Buddhist Beliefs and Equanimity

by Chris Deziel

Equanimity — calmness in a difficult situation — is central to Buddhist practice, and this is one reason Buddha is often depicted sitting on a lotus or wearing a lotus crown. Although the lotus grows in the mud, no mud can cling to its delicate leaves when they are open. Buddhists compare this to mindful and enlightened living in the midst of the chaos of the world. Buddha used two words to refer to equanimity, and each has a different meaning.

Upekkha

The Buddha urged his disciples to cultivate the ability to perceive conditions clearly without being caught in them. The word he used to describe this practice was "uppekha," a Pali word that means "to look over." The word also carries the connotation of seeing with understanding and patience. It is a skill that allows one to remain involved in the world while maintaining a sense of detachment and peace. Anyone who practices it with compassion, cultivates peace and serenity, which are both higher emotions that can lead to the dawning of wisdom and universal love.

Tatramajjhattata

Besides recommending the cultivation of insight and compassion through upekkha, the Buddha also taught his disciples to remain centered in the midst of the storm of conditions that exists in the world. The Pali word he used is tatramajjhattata, which is a composite of simpler words and refers to standing in the middle of all this — the world and all its suffering — while maintaining composure. In order to maintain stability, one must develop a sense of inner strength to maintain balance, like a ship in a storm. Such balance will lead, in time, to equanimity.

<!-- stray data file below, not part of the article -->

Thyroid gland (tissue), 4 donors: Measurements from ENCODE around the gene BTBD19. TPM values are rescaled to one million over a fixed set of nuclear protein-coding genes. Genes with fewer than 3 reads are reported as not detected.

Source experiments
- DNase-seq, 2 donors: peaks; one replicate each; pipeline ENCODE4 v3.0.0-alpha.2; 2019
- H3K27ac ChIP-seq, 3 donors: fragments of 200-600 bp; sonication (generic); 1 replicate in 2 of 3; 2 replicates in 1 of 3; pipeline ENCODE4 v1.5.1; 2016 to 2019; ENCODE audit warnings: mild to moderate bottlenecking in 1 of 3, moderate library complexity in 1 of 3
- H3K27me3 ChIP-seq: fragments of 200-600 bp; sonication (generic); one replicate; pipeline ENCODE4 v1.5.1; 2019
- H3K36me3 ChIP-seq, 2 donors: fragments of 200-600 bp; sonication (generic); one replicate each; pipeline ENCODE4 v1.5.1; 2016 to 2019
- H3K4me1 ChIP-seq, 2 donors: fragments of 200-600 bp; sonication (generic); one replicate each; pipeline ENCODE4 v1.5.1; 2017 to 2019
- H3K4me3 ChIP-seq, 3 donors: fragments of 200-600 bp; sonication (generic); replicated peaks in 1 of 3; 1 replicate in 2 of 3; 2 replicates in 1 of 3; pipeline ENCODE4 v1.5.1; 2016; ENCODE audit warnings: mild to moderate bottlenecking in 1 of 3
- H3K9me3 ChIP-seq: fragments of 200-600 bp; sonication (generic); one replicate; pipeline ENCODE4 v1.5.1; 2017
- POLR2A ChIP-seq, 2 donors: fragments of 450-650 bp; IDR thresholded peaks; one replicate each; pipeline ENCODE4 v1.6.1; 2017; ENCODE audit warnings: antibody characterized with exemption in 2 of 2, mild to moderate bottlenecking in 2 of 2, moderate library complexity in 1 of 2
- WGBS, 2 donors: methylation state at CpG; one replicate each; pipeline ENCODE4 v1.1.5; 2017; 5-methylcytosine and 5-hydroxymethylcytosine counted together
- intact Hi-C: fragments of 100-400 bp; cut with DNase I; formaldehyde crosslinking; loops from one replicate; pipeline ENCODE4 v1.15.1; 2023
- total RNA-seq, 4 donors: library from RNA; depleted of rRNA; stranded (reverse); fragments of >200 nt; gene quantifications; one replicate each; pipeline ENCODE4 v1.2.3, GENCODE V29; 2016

The Middle Way

The path that leads to equanimity is known as the Middle Way, and it central to Buddhist practice. Buddha became enlightened when he adopted the middle path between a life of riches and comfort and one of and severe asceticism and denial. It is the path between the polar opposites of pleasure and pain, praise and blame, success and failure and fame and notoriety, which Buddhists call the Eight Worldly Winds. In the Middle Way, the ego, which thrives on conflict and duality, loses its power and gradually fades, leaving behind a sense of awareness and presence.

Qualities that Support Equanimity

The seven qualities of the mind that support the development of equanimity are integrity, faith, mental capacity, wisdom, a sense of well-being, insight and freedom. The Buddhist practitioner strives to be open to existence and to compassionately participate in it while remaining aloof. The aloofness is not a symptom of denial, however, but one of acceptance of the way things are. In New Age-speak — much of which is inspired by Eastern religions, including Buddhism — it is a process of letting go and flowing with the current. When equanimity becomes established, awareness shines like the full moon over a still pond.

About the Author

A love of fundamental mysteries led Chris Deziel to obtain a bachelor's degree in physics and a master's degree in humanities. A prolific carpenter, home renovator and furniture restorer, Deziel has been active in the building and home design trades since 1975. As a landscape builder, he helped establish two gardening companies.

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